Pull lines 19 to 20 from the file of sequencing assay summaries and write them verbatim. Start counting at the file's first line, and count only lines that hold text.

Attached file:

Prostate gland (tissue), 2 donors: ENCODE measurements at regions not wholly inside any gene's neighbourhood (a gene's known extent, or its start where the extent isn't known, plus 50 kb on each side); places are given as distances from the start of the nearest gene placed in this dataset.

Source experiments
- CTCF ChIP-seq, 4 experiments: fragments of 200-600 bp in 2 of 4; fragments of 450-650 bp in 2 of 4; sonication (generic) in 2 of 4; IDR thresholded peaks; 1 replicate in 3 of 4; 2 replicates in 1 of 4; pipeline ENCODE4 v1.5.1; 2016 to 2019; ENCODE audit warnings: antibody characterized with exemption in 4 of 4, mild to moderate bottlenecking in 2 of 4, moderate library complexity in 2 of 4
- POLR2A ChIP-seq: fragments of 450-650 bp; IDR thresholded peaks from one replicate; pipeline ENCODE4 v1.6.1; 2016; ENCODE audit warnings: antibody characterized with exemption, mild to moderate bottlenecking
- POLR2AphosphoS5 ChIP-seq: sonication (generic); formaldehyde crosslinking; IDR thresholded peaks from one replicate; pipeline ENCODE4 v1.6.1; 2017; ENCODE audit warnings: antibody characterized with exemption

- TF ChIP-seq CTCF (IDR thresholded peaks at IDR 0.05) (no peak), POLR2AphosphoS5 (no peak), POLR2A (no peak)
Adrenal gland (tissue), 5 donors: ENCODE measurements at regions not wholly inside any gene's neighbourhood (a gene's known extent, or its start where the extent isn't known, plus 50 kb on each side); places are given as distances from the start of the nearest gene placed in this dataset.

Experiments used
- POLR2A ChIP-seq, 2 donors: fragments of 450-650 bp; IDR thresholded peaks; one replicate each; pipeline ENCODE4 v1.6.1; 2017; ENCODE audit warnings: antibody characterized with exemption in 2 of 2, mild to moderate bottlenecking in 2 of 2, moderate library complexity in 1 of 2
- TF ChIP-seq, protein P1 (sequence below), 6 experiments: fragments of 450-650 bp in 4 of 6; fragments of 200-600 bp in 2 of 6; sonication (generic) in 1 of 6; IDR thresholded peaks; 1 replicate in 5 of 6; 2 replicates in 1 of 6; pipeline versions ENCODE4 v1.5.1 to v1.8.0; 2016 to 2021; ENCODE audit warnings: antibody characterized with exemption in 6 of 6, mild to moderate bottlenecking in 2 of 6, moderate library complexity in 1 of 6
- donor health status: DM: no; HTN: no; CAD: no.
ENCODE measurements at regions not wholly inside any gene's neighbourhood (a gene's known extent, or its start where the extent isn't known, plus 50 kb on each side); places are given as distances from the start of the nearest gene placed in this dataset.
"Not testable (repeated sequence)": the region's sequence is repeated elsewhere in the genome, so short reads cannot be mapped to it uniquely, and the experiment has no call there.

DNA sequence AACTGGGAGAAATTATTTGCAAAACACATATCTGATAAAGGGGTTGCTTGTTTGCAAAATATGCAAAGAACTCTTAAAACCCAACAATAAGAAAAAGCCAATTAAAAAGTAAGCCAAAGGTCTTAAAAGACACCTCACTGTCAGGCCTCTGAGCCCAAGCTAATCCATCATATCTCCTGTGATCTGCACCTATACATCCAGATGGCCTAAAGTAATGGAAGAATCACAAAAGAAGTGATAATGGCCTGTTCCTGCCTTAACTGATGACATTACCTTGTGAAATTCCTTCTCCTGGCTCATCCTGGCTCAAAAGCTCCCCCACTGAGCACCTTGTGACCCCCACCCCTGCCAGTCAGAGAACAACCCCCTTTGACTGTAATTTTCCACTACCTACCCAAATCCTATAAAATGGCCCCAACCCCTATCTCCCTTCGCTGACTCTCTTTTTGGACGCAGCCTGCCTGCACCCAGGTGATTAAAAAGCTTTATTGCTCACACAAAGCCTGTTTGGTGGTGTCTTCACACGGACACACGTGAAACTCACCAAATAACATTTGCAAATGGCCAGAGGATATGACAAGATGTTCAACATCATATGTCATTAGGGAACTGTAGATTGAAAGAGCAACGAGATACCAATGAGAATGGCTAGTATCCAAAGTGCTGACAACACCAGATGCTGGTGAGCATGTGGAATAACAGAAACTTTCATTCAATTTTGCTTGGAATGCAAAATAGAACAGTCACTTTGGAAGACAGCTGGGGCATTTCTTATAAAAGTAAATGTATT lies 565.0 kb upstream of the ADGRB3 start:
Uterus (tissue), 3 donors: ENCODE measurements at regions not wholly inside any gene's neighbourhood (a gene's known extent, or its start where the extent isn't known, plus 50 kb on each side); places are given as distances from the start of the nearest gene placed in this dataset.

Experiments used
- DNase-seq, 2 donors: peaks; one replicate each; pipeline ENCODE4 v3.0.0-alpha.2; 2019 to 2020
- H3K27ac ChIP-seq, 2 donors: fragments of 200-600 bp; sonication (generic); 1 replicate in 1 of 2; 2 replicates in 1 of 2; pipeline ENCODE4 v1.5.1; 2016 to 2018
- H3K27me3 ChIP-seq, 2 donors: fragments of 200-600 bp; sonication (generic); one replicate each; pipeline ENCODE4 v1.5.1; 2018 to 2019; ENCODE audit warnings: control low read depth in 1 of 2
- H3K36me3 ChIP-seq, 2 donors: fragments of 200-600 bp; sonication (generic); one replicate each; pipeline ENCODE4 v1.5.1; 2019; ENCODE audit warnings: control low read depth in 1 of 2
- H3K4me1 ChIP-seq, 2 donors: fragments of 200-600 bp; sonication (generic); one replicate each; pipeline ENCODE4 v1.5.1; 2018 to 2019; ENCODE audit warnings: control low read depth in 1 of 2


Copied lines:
- H3K27me3 ChIP-seq, 2 donors: fragments of 200-600 bp; sonication (generic); one replicate each; pipeline ENCODE4 v1.5.1; 2018 to 2019; ENCODE audit warnings: control low read depth in 1 of 2
- H3K36me3 ChIP-seq, 2 donors: fragments of 200-600 bp; sonication (generic); one replicate each; pipeline ENCODE4 v1.5.1; 2019; ENCODE audit warnings: control low read depth in 1 of 2